hibernation listening

Most our tastes are cyclical. Like Seasonal Affectation Disorder, I crave moody music in the depths of winter and, at the first signs of spring, fall hard for some new, bright and shiny pop confection. For example, while I’ve come to absolutely cherish Damon Albarn’s solo LP, Everyday Robots—a glum and dispirited pop album. Not at first, though, it was released at the height of summer and it was months before I rediscovered it, when the weather (and my mood) suited it better.

I’m also keenly aware that I don’t re-listen to many records, at least not the way I used to. I have so much I follow now, it’s a full-time job getting it all in, let alone go back and listen again. This is fed by certain changes in how we, as a streaming society have changed. It’s hard to recall who sang what, or what song is on what album (or from what year).

A few years ago, I created an experimental remedy, though. I became utterly enthralled by Mary Timony’s Mountains—an album which had languished in my collection, only played a handful times before my little epiphany. Determined not to let the moment pass, I opted for a new challenge: I would forge a new bond with Mountains, branding it upon my brain by listening to it every single day for a month.

It’s a tradition I’ve kept up since. This February, I’m spending my time with Field Music’s fourth album, Plumb. It’s actually embarrassing for me to choose this one, since it appeared on my best-of list for 2012 —which begs the question whether I listened to it closely enough (I did, thank you). In the years since, though, it’s simply been overshadowed by Field Music’s turn towards sharper pop (and their epic, Measure, before it).

Listening to Field Music brother, Peter Brewis’ latest project, You Tell Me, I felt compelled to revisit Plumb. Like You Tell Me, it’s more stately and mannered—containing subtler pleasures. Compulsively listening to the new work made me wonder what discoveries were hidden in the older one.

Plumb is populated with small vignettes (15 songs in 35+ minutes). It’s less about individual, standout tracks and more about painting a complete picture with the whole. Within, Field Music paints a nuanced portrait. It ranges from the poppy charge of Who’ll Pay the Bills to an a capella interlude and a handful of chamber ballads. From Hide and Seek to Heartache splits the difference: a melancholy but bouncy number layered in strings and handclaps. All these turns make Plumb come off as one of their proggier dispatches, despite it’s brevity. (The vocalese solo on Sorry Again, Mate is a clear tribute to former Soft Machine drummer, Robert Wyatt.) True to their trademark sound, though, the entire album is rich with hyper-detailed percussion, up front and center.

Plumb is a richly detailed work, worthy of spending more time with (but brief enough to not be a burden), which is exactly what I aim to do.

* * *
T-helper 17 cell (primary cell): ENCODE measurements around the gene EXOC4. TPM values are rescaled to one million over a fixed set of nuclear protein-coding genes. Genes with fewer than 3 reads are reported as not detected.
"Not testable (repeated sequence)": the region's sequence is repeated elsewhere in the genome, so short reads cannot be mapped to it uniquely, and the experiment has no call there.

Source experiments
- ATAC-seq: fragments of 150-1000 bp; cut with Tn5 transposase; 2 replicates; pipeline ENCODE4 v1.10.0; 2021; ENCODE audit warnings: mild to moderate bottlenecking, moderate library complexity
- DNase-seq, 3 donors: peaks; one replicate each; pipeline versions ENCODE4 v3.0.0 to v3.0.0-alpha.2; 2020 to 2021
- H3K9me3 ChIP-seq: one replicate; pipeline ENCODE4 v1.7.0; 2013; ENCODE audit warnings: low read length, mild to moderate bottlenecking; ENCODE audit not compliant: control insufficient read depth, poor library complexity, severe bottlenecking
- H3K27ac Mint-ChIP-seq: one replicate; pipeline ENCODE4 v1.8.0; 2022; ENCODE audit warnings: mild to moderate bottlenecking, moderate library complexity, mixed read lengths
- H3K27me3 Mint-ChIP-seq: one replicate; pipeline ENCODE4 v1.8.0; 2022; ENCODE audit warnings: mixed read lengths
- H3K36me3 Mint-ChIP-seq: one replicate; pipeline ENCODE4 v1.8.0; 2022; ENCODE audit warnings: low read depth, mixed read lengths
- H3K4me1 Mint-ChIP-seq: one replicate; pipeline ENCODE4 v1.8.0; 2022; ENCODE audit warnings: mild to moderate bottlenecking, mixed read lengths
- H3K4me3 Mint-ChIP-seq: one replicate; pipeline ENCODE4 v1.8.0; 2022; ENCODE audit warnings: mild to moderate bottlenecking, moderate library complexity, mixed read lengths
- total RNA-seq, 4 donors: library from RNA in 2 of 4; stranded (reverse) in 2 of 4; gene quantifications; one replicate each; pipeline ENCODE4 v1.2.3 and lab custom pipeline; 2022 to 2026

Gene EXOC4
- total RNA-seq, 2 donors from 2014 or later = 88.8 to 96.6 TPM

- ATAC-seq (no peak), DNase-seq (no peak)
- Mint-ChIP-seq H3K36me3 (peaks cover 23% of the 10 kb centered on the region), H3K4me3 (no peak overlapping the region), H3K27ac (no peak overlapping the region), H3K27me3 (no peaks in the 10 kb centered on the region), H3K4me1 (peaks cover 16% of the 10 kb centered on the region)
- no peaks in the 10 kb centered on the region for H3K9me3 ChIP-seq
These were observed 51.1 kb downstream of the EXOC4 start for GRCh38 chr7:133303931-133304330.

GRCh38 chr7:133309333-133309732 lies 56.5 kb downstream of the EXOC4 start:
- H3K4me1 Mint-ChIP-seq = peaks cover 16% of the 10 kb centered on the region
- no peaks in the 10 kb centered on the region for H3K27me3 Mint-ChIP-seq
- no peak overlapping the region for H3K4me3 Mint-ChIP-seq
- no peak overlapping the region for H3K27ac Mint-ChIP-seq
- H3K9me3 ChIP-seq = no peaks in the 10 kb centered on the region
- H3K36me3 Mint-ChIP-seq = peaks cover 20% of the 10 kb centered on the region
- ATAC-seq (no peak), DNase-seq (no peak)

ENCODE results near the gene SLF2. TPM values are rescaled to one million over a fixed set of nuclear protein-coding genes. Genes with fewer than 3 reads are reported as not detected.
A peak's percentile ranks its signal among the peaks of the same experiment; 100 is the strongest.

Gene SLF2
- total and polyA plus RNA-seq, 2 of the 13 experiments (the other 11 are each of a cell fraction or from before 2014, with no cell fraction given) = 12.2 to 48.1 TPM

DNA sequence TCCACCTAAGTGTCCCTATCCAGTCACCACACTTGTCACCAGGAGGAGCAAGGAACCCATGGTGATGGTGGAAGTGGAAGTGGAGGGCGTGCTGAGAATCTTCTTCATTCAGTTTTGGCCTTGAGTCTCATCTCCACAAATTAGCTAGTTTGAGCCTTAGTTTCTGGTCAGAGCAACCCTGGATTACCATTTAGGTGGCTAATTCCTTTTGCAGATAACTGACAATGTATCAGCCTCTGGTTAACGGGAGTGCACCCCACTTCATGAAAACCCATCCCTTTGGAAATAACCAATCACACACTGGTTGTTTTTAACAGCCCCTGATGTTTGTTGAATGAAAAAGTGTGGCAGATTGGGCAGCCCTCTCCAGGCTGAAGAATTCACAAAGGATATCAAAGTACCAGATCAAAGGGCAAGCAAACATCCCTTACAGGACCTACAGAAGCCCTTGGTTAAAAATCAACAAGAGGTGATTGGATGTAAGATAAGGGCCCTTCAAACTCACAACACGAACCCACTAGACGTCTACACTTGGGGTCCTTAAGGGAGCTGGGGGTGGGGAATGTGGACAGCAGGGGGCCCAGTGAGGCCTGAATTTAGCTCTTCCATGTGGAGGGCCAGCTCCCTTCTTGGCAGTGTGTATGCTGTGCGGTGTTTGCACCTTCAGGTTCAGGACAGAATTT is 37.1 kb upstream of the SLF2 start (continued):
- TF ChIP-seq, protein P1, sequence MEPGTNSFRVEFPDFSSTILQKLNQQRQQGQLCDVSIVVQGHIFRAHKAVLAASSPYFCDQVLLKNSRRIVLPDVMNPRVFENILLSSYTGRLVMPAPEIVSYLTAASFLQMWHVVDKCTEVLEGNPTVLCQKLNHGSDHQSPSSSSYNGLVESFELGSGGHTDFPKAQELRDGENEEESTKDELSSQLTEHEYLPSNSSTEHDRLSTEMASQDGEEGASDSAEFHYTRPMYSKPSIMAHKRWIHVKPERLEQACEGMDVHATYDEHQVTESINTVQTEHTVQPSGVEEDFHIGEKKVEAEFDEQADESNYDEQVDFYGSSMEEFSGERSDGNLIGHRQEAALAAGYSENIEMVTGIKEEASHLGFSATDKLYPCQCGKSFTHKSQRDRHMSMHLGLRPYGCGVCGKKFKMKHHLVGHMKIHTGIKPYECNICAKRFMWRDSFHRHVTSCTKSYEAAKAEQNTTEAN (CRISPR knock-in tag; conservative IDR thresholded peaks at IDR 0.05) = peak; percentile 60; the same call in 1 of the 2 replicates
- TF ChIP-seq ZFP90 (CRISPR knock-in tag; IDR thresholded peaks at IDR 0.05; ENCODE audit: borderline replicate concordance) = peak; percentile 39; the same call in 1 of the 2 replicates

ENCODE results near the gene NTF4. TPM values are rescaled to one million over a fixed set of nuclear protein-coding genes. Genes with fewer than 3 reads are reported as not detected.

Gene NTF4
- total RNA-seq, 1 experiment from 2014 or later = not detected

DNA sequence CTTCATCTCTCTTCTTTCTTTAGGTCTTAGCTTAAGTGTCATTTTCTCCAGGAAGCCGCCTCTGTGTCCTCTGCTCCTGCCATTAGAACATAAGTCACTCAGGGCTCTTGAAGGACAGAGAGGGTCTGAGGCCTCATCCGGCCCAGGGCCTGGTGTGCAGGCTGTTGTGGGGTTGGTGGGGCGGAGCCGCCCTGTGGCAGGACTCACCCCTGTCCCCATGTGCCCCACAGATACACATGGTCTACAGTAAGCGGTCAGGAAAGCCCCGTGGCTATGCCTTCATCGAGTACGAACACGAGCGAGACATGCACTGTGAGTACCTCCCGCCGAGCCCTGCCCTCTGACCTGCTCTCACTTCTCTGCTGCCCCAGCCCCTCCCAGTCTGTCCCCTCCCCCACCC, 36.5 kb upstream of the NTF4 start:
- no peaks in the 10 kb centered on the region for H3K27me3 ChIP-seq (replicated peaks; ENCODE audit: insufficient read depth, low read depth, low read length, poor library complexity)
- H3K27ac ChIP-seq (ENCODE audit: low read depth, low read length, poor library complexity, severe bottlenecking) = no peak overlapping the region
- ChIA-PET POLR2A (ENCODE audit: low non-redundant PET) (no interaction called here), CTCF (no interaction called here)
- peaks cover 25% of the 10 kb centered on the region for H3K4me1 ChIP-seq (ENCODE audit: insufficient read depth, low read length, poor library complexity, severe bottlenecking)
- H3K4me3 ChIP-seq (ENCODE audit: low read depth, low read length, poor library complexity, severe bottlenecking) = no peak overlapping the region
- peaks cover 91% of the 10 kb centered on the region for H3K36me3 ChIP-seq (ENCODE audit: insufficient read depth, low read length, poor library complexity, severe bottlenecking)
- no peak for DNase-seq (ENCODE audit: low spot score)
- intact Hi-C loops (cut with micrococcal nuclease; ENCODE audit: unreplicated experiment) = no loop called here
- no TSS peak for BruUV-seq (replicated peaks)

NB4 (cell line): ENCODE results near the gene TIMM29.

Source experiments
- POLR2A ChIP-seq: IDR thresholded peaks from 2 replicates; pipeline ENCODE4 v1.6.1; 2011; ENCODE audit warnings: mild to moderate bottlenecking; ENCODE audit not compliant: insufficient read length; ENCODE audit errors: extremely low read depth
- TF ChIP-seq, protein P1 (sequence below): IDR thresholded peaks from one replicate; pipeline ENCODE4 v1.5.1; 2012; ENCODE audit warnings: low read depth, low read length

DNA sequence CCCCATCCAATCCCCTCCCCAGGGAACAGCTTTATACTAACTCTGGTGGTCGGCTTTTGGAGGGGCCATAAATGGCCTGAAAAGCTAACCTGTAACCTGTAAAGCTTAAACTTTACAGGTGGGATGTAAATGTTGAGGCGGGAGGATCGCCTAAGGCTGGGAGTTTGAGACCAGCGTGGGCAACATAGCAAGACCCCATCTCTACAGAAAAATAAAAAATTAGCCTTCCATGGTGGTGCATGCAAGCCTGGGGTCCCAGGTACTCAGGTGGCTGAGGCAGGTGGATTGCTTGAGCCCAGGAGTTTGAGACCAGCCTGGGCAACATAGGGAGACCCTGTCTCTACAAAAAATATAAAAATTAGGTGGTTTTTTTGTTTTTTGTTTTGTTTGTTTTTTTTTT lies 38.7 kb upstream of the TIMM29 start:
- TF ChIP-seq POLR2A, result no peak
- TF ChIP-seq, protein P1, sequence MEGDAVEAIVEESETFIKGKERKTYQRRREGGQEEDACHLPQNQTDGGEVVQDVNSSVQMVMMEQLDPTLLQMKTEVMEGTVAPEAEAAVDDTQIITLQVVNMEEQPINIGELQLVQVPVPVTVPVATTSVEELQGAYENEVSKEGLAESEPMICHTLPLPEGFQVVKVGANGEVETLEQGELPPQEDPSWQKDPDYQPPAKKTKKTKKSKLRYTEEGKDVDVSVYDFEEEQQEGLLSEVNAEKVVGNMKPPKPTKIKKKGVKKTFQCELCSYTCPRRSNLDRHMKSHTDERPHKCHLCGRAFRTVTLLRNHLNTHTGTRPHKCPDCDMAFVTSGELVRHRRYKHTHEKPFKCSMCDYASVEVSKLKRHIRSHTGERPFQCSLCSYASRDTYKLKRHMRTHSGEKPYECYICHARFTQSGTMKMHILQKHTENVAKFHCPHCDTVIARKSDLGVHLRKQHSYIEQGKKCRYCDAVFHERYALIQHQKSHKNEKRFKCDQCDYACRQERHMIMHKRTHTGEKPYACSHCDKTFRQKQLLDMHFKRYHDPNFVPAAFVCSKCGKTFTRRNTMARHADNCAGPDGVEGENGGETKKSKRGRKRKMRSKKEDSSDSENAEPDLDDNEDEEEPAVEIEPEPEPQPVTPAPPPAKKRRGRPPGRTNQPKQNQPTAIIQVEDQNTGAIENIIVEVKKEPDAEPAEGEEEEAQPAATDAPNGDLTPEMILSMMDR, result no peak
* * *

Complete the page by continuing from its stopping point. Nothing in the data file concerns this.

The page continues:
field report no.032616

SUBJECT: Field Music

Between their 2nd and 3rd LPs, Field Music took a short hiatus to work on solo(ish) projects. It was around that time they grew to be one of my favorite pop outfits going. They pair a clarity of vision with musical acumen. While they nod to XTC and early Peter Gabriel. They temper their prog-ish tendencies with Beach Boys' Pet Sounds leanings—which they spike with a plaintive melancholy. In sum, they sound as modern as they do historically rooted.

Live, they're stunning. Playing songs with intricate rhythms and tricky changes, all whilst singing in 4-part harmony. The arrangements are cleverly simplified, now so punchy they never feel lesser than their intricate studio-constructed counterparts. They've got hooks to spare but at the heart of their songs lies a peculiar British pragmatism. Their catchiest songs include lines like "Why don't you take the bus like everybody else," and "We tried to stand for nothing, now there's nothing to stand for." They're the sort of turns of phrase that would fit neatly on any song from Pet Shop Boys' disenchanted classic Behavior.

Their Britishness was apparently a clarion call for all UK ex-pats in North Brooklyn, who celebrated the occasion as if it were St. Patrick's Day all over again. The inebriation levels and rowdiness of the crowd was directly inverse to the cheery politeness of the soft-spoken, arty chamber-pop band. Despite our needing to move several times to avoid obnoxious and/or nauseous members of the audience, it was quite an enjoyable show.

Unfortunately, the opening band the Effects, are best left unmentioned. They are deft players to be sure, but without any force of personality to front their skill, it just sounds like warmed-over emo-math-rock leftovers from the 90s.

NOTES: Field Music; The Effects